Titanic's builders blamed in tragedy

The Baltimore Sun

Scientists have discovered that the builder of the Titanic struggled for years to obtain enough rivets and riveters and ultimately settled on faulty materials that doomed the ship, which sank 96 years ago today.

The builder's own archive, the two scientists say, harbors evidence of a deadly mix of low-quality rivets and lofty ambition as the builder labored to construct the world's three biggest ships at once - the Titanic and two sisters, Olympic and Britannic.

For a decade, scientists have argued that the White Star Line ship went down fast after hitting the iceberg because the ship's builder used substandard rivets that popped their heads and let tons of icy sea water rush in. More than 1,500 people died.

When the safety of the rivets was first questioned 10 years ago, the builder ignored the accusation and said it did not have an archivist who could address the issue.

Historians say the new evidence uncovered in the archive of Harland & Wolff, in Belfast, Northern Ireland, settles the argument and finally solves the riddle of one of the most famous sinkings. The company now insists that findings are deeply flawed.

Each of the great ships under construction required 3 million rivets that acted like glue to hold everything together, and the scientists, in a new book, say the shortages peaked during Titanic's construction.

"The board was in crisis mode," Dr. Jennifer Hooper McCarty, one of the scientists who studied the archive, said in an interview. "It was constant stress. Every meeting it was, 'There's problems with the rivets and we need to hire more people.'"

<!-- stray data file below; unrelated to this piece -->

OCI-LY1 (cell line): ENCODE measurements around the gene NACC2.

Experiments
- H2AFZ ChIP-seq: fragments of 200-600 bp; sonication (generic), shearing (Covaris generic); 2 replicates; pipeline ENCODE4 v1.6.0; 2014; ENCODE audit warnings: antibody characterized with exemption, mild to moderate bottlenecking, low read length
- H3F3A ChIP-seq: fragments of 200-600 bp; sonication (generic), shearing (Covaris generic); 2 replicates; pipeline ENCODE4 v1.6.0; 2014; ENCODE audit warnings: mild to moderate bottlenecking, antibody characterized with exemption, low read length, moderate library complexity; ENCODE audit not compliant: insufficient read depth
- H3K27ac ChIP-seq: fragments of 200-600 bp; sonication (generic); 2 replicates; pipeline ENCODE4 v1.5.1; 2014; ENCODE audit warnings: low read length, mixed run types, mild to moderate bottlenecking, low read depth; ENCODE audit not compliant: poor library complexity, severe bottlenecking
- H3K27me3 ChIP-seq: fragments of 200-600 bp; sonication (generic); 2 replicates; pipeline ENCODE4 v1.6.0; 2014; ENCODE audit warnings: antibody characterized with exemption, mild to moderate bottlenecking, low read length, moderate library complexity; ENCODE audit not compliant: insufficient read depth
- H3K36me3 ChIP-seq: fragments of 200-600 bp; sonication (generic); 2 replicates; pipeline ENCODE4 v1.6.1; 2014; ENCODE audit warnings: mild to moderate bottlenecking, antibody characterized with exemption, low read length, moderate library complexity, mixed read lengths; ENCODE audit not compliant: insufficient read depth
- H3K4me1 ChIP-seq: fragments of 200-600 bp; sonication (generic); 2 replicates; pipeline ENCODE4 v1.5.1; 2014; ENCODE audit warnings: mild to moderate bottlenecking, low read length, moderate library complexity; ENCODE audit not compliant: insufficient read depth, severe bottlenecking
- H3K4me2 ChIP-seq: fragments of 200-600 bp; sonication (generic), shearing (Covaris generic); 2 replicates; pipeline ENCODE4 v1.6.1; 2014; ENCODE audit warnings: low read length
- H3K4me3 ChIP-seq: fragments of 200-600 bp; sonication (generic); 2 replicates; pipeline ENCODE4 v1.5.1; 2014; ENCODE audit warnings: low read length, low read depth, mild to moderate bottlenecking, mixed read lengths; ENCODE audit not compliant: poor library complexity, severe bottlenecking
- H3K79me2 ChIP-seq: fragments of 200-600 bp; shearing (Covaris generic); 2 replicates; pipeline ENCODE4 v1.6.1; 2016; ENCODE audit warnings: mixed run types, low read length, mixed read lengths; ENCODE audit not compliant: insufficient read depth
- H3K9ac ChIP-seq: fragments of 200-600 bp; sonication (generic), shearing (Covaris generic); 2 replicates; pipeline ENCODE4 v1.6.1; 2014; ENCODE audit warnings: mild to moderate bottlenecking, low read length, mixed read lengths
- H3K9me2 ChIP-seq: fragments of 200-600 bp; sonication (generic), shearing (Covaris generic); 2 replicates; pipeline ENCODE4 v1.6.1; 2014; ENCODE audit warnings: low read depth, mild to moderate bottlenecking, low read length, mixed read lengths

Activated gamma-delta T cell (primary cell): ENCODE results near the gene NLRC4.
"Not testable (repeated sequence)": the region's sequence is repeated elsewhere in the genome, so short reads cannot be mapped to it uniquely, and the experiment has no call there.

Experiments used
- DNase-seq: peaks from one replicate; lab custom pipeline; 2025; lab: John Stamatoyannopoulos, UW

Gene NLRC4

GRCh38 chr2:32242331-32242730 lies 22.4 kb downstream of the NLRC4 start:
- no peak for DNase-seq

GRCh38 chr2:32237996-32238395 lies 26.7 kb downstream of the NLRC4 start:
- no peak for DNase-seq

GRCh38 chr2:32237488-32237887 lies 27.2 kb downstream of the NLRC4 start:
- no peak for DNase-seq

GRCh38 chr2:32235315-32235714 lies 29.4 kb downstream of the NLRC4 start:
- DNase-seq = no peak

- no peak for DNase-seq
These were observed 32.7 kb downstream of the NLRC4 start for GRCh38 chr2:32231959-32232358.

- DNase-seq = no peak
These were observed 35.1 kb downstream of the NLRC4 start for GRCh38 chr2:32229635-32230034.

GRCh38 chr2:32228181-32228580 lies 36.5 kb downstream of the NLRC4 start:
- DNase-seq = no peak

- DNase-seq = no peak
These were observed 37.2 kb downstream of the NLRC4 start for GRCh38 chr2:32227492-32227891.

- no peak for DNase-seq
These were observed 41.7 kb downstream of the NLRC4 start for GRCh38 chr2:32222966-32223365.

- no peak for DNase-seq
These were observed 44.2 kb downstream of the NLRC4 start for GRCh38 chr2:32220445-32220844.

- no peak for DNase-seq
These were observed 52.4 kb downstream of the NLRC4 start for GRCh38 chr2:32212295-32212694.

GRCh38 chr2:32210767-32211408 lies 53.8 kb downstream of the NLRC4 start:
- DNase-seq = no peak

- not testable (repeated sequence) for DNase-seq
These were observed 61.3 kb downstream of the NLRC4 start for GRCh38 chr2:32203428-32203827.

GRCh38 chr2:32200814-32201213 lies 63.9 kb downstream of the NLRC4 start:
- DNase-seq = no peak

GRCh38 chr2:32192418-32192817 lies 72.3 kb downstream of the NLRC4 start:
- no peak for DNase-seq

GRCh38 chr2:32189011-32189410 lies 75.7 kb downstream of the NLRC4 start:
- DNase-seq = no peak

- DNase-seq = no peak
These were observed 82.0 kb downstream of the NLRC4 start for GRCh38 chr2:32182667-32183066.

The team collected other clues from 48 Titanic rivets recovered from the wreck, modern tests, computer simulations, comparisons with century-old metals as well as careful documentation of what engineers and shipbuilders of that era considered state-of-the-art.

The scientists say the trouble began when the colossal plans forced Harland & Wolff to reach beyond its usual suppliers of rivet iron and include smaller forges, as disclosed in company and British government papers. Small forges tended to have less skill and experience.

Adding to the threat, the company, in buying iron for Titanic's rivets, ordered No. 3 bar, known as "best" - not No. 4, known as "best-best," the scientists found. They also discovered that shipbuilders of the day typically used No. 4 iron for anchors, chains and rivets.

So the liner, whose name was meant to be synonymous with opulence, in at least one instance relied on cheaper materials.

The scientists studied 48 rivets that divers recovered over two decades from the Titanic's resting place - two miles down in the North Atlantic - and found many to be riddled with high concentrations of slag. A glassy residue of smelting, slag can make rivets brittle and prone to fracture.

"Some material the company bought was not rivet-quality," said Dr. Timothy Foecke, of the National Institute of Standards and Technology, a federal agency in Gaithersburg.

The company also faced shortages of skilled riveters, according to archive papers.

In their research, the scientists found that good riveting took great skill. The iron had to be heated to a precise cherry red color and beaten by the right combination of hammer blows. Mediocre work could hide problems.

"Hand riveting was tricky," said McCarty, whose doctoral thesis at the Johns Hopkins University analyzed the Titanic's rivets.

Steel beckoned as a solution. Shipbuilders of the day were moving from iron to steel rivets, which were stronger. And machines could install them, improving workmanship and avoiding labor problems.

The rival Cunard line, the scientists found, had switched to steel rivets years before, using them, for instance, throughout the Lusitania.

The scientists discovered that Harland & Wolff also used steel rivets - but only on Titanic's central hull, where stresses were expected to be greatest. Iron rivets were chosen for the ship's stern and bow.

And the bow, as fate would have it, is where the iceberg struck. Studies of the wreck show that six seams opened up in the ship's bow plates. And the damage, Foecke noted, "ends close to where the rivets transition from iron to steel."

The scientists argue that better rivets would have probably kept the Titanic afloat long enough for rescuers to have arrived, saving hundreds of lives.

The metallurgists make their case, and detail their archive findings, in What Really Sank the Titanic, a new book by Citadel Press.

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